On Quickstep

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By Steve Powell

Having been fortunate enough to adjudicate the early sessions of the recent British Open Dance Festival, I was able to witness, up close and personal, the tragedy of the modern interpretation of Quickstep. Whilst I am always in favour of developing and improving our beautiful Art form I feel that the presentation of this dance has now deteriorated almost to the point of no return.

Gone is the beauty and skill of Chasses with closing of the feet, lock steps with side leads to avoid attacking the balance of our partners, swing actions with running finishes, etc. In fact we now have a dance that contains absolutely no recognisable figures or actions that are contained within the Techniques we hold so dear, making Quickstep increasingly difficult to teach. In fact, in many cases the couples would be better coached by Usain Bolt, the World Champion sprinter except he would have to learn how to do this backwards in high heeled shoes (thanks to Ginger Rogers for that line).

The ever-increasing quest for speed and progression has destroyed a once-beautiful dance.

Unfortunately we have developed a system of competition that now does not give the adjudicator the power to say “no more” or “enough is enough.” When our job involves recalling a certain number of couples to the next round and the vast majority of those couples perform the dance in a totally offensive manner (in my humble opinion) we lose any possibility to control this adverse development. In general, at Blackpool, the standard of skill shown by all couples in Waltz, Foxtrot and Tango exceeded their Quickstepping abilities by 100%. The look of panic and stress in their faces is overwhelming.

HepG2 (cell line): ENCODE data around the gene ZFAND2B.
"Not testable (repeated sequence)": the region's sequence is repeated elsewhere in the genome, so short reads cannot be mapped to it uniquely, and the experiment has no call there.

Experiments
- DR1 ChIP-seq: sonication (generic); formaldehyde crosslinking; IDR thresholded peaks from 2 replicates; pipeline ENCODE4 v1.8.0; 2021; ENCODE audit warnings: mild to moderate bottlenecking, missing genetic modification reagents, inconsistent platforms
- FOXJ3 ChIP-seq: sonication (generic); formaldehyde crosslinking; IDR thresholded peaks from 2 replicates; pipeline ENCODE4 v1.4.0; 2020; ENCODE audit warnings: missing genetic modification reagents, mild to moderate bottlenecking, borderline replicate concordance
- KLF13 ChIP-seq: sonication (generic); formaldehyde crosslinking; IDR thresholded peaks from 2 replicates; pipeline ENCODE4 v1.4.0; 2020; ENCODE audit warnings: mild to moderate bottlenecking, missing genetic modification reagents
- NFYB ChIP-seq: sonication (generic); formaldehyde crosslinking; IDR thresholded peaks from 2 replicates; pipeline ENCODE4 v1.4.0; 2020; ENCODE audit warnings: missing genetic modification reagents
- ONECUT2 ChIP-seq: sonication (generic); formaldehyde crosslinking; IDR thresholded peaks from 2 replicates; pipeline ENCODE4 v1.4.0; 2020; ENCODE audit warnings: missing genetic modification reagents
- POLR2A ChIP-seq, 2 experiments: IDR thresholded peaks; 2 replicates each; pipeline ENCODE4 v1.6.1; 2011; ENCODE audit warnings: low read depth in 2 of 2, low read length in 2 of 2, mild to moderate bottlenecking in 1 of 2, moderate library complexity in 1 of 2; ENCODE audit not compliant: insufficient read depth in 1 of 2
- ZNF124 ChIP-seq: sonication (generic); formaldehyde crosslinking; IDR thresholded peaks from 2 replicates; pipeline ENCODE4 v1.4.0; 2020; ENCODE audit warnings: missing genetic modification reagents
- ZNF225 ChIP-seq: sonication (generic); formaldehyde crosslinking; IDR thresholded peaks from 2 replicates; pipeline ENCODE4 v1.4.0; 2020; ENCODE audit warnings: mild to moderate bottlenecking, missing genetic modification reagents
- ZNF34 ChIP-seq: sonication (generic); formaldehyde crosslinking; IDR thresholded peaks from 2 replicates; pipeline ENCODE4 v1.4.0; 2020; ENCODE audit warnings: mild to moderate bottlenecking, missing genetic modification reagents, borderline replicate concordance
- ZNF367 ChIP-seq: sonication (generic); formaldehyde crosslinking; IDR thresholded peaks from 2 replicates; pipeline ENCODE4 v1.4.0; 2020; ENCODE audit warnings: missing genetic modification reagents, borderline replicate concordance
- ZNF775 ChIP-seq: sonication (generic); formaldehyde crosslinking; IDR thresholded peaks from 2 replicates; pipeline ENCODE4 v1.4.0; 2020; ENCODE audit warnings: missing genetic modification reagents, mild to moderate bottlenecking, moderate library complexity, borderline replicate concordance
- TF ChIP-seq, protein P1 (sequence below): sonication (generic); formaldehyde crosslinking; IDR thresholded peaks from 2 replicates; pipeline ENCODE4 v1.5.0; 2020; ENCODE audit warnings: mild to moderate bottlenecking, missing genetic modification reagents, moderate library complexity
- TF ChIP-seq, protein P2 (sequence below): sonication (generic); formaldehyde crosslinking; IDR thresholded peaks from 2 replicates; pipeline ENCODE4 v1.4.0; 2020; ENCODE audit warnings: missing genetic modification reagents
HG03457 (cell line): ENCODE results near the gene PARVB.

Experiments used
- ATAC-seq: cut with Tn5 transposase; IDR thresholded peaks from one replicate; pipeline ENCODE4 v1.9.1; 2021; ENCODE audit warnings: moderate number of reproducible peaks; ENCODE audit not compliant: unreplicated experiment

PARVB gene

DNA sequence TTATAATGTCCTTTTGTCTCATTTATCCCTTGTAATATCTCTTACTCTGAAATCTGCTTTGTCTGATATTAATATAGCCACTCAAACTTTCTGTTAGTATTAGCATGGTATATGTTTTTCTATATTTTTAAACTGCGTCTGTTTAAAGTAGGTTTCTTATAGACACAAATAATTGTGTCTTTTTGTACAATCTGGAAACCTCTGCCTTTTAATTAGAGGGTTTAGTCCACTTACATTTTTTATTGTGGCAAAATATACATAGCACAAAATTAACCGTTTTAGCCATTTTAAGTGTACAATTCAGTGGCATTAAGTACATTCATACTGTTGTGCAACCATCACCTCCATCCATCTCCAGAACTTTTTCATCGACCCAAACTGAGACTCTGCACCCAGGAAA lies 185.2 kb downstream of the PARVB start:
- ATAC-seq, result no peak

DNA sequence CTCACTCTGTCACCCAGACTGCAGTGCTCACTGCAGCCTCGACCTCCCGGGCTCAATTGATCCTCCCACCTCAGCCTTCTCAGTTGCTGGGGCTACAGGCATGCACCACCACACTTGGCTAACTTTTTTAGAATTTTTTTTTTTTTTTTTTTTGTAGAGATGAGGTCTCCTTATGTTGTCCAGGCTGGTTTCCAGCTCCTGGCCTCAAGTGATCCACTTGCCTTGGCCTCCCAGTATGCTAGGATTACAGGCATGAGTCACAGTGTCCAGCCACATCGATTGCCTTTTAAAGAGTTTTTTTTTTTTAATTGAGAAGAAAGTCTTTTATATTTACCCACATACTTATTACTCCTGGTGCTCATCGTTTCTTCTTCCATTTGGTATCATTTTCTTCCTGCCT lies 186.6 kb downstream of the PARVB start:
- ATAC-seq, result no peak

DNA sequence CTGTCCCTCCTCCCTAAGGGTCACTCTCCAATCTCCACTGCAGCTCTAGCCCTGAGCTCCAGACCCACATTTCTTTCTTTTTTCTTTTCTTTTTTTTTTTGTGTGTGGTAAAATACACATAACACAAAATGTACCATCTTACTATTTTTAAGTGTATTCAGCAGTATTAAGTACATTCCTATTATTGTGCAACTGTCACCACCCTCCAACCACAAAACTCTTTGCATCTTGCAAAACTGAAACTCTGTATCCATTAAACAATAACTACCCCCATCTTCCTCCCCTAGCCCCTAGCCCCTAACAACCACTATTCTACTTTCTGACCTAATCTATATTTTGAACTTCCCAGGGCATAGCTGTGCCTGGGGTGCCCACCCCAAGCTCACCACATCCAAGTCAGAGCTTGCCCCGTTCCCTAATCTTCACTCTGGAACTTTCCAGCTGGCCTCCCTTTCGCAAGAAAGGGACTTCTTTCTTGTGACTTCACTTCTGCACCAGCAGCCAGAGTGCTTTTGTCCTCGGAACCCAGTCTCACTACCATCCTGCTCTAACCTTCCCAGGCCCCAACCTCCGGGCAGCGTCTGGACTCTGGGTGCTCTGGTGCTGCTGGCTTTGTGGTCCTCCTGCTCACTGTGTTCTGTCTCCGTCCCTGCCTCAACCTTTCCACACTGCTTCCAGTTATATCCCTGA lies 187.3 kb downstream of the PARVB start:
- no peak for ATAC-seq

The answers can only lie with the following:

1. Our Champion level couples must portray the dance in a manner that utilises the skill and ability they portray in the other dances. This would set the benchmark for dancers at all levels to attain.

2. Most importantly Coaches, who in many cases seem to try to disguise a couples lack of skill and artistry by overloading the choreography with 96 bars of cheap thrills. Please be more responsible in your choices before we lose this dance forever. Always remember the only important part of the dance floor is the very small part on which you are standing.

I welcome any comments you all have on this subject, in agreement or otherwise.

Steve Powell

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